In 1990, NBC ran a series called "The Greatest Fights Ever," and I recorded them on VHS and watched them over and over. Clay-Liston I. Ali-Frazier I. The Rumble in the Jungle. The Thrilla in Manilla. I bought an HBO/Sports Illustrated documentary and I can still hear the narration in my head. What was particularly great about the NBC series were the characters they brought in to help tell the stories, including Ferdie Pacheco, Angelo Dundee, Don Dunphy, Archie Moore, George Benton, and Eddie Futch. They became as familiar to me as Ali's rhymes.

Later I acquired more Ali footage on DVD, and when I first got access to ESPN Classic I built a digital video recorder and captured all the Ali footage I could. In one form or another, I now have over 100 hours of boxing footage in my library, most of it of Ali. By watching all these videos over and over, Ali is likely my most-watched sportsman of my lifetime, even though almost all his fights preceded my lifetime. I don't follow or watch the boxing of today, but I've watched some Ali fights dozens of times, like I did during a workout last week.
March 8 of this year was the 45th anniversary of the first Ali-Frazier fight. I recently noticed this fight wasn't in my digital library, and I didn't have a full version on DVD, either. Often called "The Fight of the Century," this meeting of two unbeaten heavyweight champions is much harder to find than other Ali fights, but I knew where I had it — in my VHS collection, on those old NBC recordings I made in the summer of 1990. Just a few nights ago I reconnected my VCR and made a digital copy of that broadcast, just so I could continue to watch it forever. Again, it's not like a had a premonition that Ali's death was imminent, although the possibility crossed my mind. It's just a reminder of how rare it's been in my life to not be watching or reading something about Ali.

I didn't even have to stage this photo, as these have been sitting on my desk now for several days.

I could say so much about Ali's fights, but I'll limit myself to some bullet points:
  • For the record, I believe Ali really did land that knockdown punch in the second Liston fight. But I also believe Liston did get paid and was fine turning the knockdown into a knockout. (Also, that was an embarrassing job of refereeing by Jersey Joe Walcott in that fight. Yes, I have a better-than-average ability to remember who the referees were in big Ali fights.)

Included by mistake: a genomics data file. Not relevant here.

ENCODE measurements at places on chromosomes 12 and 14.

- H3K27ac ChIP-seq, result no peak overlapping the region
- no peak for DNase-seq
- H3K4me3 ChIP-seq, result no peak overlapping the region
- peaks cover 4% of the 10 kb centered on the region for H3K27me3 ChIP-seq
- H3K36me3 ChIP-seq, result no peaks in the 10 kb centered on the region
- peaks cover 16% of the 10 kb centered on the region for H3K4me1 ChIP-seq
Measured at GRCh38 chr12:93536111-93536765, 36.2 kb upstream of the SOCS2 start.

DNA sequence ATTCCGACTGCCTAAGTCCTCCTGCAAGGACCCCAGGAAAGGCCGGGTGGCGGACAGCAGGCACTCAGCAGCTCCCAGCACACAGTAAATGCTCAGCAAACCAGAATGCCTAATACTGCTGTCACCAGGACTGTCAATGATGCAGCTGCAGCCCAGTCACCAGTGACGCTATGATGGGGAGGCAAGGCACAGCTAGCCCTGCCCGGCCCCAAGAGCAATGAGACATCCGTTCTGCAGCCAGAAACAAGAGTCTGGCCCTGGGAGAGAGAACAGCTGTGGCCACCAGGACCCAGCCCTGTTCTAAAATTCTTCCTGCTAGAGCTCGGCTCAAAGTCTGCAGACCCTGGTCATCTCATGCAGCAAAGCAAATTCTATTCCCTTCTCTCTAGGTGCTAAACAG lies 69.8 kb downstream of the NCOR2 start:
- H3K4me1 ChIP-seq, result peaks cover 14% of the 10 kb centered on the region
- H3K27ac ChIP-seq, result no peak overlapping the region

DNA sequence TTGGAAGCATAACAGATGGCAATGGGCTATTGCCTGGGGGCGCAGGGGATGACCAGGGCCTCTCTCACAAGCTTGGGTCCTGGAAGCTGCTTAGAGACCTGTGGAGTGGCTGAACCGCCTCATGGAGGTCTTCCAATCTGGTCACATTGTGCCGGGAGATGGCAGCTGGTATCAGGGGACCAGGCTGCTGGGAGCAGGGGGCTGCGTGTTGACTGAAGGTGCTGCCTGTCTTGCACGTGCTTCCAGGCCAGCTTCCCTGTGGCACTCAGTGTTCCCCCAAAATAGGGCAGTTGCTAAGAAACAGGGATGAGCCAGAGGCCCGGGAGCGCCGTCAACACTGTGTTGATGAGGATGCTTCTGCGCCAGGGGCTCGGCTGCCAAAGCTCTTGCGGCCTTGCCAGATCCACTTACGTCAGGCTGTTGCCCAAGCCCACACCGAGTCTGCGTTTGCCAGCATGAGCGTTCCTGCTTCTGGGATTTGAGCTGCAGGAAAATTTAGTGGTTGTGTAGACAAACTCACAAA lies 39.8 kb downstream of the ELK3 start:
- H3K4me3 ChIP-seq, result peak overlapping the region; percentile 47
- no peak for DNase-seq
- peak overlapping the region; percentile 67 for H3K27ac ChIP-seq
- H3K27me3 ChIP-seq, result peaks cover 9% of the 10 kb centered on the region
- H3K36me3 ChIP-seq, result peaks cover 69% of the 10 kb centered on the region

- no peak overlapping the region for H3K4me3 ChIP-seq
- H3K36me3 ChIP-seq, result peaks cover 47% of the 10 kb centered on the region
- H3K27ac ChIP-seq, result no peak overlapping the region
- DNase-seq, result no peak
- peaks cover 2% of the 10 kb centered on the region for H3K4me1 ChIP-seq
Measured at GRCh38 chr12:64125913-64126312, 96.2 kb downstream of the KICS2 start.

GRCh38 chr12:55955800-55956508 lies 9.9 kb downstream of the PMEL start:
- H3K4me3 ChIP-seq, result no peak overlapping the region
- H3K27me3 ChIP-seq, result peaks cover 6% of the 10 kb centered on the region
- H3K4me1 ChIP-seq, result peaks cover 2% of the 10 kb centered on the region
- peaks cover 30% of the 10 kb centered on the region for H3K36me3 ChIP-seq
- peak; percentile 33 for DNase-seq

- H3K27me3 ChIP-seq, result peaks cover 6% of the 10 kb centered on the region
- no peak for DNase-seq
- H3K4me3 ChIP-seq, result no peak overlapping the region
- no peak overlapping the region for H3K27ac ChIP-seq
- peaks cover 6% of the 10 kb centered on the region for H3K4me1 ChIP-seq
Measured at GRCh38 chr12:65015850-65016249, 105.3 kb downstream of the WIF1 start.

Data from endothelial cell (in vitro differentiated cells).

• The Cleveland Williams fight might exhibit Ali at his peak form, but it didn't help that Williams was recovering from gunshot wounds. Maybe I should watch the Zora Folley fight a few more times, as Ali was really good there, too.
  • There's something that fascinates me about the category of fighter that gave Ali trouble. Mildenberger, Chavalo, Bonavena, Frazier, and Norton all could come in quick and low, and do it awkwardly enough to throw off Ali's rhythm.
  • I understand why the rope-a-dope became famous in the "Rumble in the Jungle," but I wish more people remembered and talked about Ali's brilliant use of a right-hand lead against Foreman that night in Zaire. Just brilliant.
  • The Thrilla in Manilla is probably the best fight I've ever seen, but I hate that two men had to come so close to death for it.


My relationship with Muhammad Ali has changed in the past five to ten years. I've long seen Ali as both an athlete and a civil rights figure, but following the death of Nelson Mandela in 2013 it struck me that Ali was likely the most prominent living civil rights figure in the world. Long lives for our civil rights figures are not something we can take for granted. While we were saddened to see Ali's health comprised by Parkinson's, I'm thankful Ali wasn't shot down like Malcolm, Martin, and so many others.

It's not just that Ali survived threats and health problems for so long. He outlived so many of his competitors, too. Take the book and documentary Facing Ali. The film came out in 2009 and featured Leon Spinks, Larry Holmes, George Chuvalo, Ken Norton, Sir Henry Cooper, Ron Lyle, Joe Frazier, Earnie Shavers, Ernie Terrell, and George Foreman. Of those, Norton, Cooper, Lyle, Frazier, and Terrell all died between 2011 and 2014. I'm so glad that I heard their stories before they were gone. The same goes for Angelo Dundee and Bert Sugar, who both died in 2012. Boxing itself is a brutal sport, but its people comprise an amazing cast of characters that make the sport what it is. Many of these veterans of the sport told and retold the Ali stories, even as Ali lost the ability to tell them for himself.

An undergraduate student I taught a few years ago made a negative comment to me about Islam. It made me realize that for the majority of current college students, their first awareness of Islam came in the context of 9/11. How fortunate am I to have had such a different experience, and to have Muhammad Ali as my introduction to the Muslim world?